Former ISU President Found Guilty Of Disorderly Conduct
A McLean County Judge has found former Illinois State University President Tim Flanagan guilty of disorderly conduct.
The abbreviated bench trial on Monday allowed the state to present an account of what numerous witnesses would say if they state were required to go to the expense of a full trial. The case involved a December incident outside the University residence in which witnesses said Flanagan screamed at the then head of grounds, Patrick Murphy, for several minutes.
Defense Attorney Steve Skelton said Flanagan would have contested a university housekeeper's account of the aftermath of the confrontation in which Flanagan was heard to say that Murphy would be fired that very day.
"Even though we disagree with a number of the conclusions that were drawn and some of the information that was contained in that stipulation, we were fully aware that witnesses were available to provide that to the court," Skelton said.
Murphy was later let go from his position, a few days shy of the end of his probationary period in the new job. Succeeding ISU President Larry Dietz approved Murphy's hiring in another position.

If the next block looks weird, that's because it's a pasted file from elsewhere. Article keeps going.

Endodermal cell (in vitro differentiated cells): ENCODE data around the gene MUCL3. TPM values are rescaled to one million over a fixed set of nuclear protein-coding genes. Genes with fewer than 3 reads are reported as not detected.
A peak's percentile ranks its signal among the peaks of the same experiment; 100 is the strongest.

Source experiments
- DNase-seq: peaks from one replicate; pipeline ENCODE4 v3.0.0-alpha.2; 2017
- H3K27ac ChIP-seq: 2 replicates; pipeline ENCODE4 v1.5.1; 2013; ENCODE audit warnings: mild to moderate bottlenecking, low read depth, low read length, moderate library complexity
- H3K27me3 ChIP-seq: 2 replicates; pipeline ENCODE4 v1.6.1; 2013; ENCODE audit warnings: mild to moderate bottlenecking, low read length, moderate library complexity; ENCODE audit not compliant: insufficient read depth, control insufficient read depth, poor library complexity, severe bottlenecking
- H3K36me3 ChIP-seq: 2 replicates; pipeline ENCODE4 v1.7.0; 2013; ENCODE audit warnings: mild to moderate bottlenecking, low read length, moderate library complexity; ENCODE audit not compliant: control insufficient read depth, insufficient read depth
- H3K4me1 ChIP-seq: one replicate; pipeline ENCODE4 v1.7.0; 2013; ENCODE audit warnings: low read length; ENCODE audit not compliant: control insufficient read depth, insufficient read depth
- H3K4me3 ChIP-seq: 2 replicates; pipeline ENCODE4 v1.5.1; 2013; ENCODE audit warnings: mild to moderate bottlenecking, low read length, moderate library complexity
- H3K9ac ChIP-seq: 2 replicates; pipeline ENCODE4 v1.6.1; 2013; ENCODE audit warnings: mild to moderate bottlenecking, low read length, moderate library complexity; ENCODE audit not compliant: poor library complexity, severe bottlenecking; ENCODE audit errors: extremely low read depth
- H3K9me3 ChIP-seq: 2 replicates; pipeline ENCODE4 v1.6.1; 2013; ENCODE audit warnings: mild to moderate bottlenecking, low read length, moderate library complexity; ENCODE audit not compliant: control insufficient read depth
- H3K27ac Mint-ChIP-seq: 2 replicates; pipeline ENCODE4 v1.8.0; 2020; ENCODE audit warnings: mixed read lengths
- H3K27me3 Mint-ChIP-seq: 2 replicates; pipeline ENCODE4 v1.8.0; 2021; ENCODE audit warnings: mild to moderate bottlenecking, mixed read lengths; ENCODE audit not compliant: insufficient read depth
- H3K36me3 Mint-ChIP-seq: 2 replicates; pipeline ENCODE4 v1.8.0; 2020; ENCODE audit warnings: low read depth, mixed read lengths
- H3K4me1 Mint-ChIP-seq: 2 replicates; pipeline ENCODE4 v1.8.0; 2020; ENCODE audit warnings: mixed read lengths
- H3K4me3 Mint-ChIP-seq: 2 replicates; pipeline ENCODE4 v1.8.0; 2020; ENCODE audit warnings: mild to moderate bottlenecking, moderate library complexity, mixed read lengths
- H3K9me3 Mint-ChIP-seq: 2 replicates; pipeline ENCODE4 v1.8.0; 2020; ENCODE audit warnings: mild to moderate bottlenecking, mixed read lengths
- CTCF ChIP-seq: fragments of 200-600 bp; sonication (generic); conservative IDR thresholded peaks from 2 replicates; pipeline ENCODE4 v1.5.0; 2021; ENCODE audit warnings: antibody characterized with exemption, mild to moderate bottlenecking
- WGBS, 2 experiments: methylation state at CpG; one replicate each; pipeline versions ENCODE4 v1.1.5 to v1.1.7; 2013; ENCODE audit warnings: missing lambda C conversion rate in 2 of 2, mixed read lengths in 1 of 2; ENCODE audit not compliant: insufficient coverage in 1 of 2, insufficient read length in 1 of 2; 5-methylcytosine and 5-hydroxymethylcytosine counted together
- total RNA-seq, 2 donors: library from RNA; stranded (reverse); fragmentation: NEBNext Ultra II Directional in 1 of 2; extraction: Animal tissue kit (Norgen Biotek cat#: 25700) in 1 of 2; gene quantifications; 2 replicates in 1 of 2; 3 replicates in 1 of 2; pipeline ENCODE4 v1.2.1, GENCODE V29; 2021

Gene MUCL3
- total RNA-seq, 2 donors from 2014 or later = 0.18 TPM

Flanagan issued a written statement after the trial saying he is very sorry to anyone he may have offended. And Skelton saud the statement also indicates Flanagan acknowledges University leaders are held to a higher standard.
"if he could turn back the clock to that date, he would have approached it differently," Skelton said. "So yes, he does regret the unfortunate incident that took place."
"This entire incident was a tragedy for Illinois State University, for Dr. Flanagan, and for Mr. Murphy," he added. "We are very pleased that we ended up with a resolution today."
The confrontation was partly over a lawn aerating cleanup job outside the official ISU residence. Skelton said the crew had removed Flanagan's personal property.
"They removed certain shrubbery or plants that were outside the home that contained decorative lighting that was owned by the Flanagans," he said. "At least to a degree I think that was part of what lit the match in this whole situation."
Flanagan will pay a $300 fine and court costs, do 30 hours of community service, and serve six months court supervision. If no other troubling conduct emerges by the end of the supervision period, the conviction would be dropped from Flanagan's record.
Flanagan has received permission to do the community service in another state. He now lives in Colorado. The case contributed to Flanagan's forced resignation less than a year after he took the top job at the University.
Text of Flanagan statement:
"Nearly seven months ago I verbally reprimanded a university employee for taking my personal property from the University Residence without asking. I regret raising my voice during this encounter and my choice of words was ill advised. University leaders are held to a higher standard. I am very sorry to anyone I may have offended. Thank you to my family, friends and colleagues who supported me during this difficult time."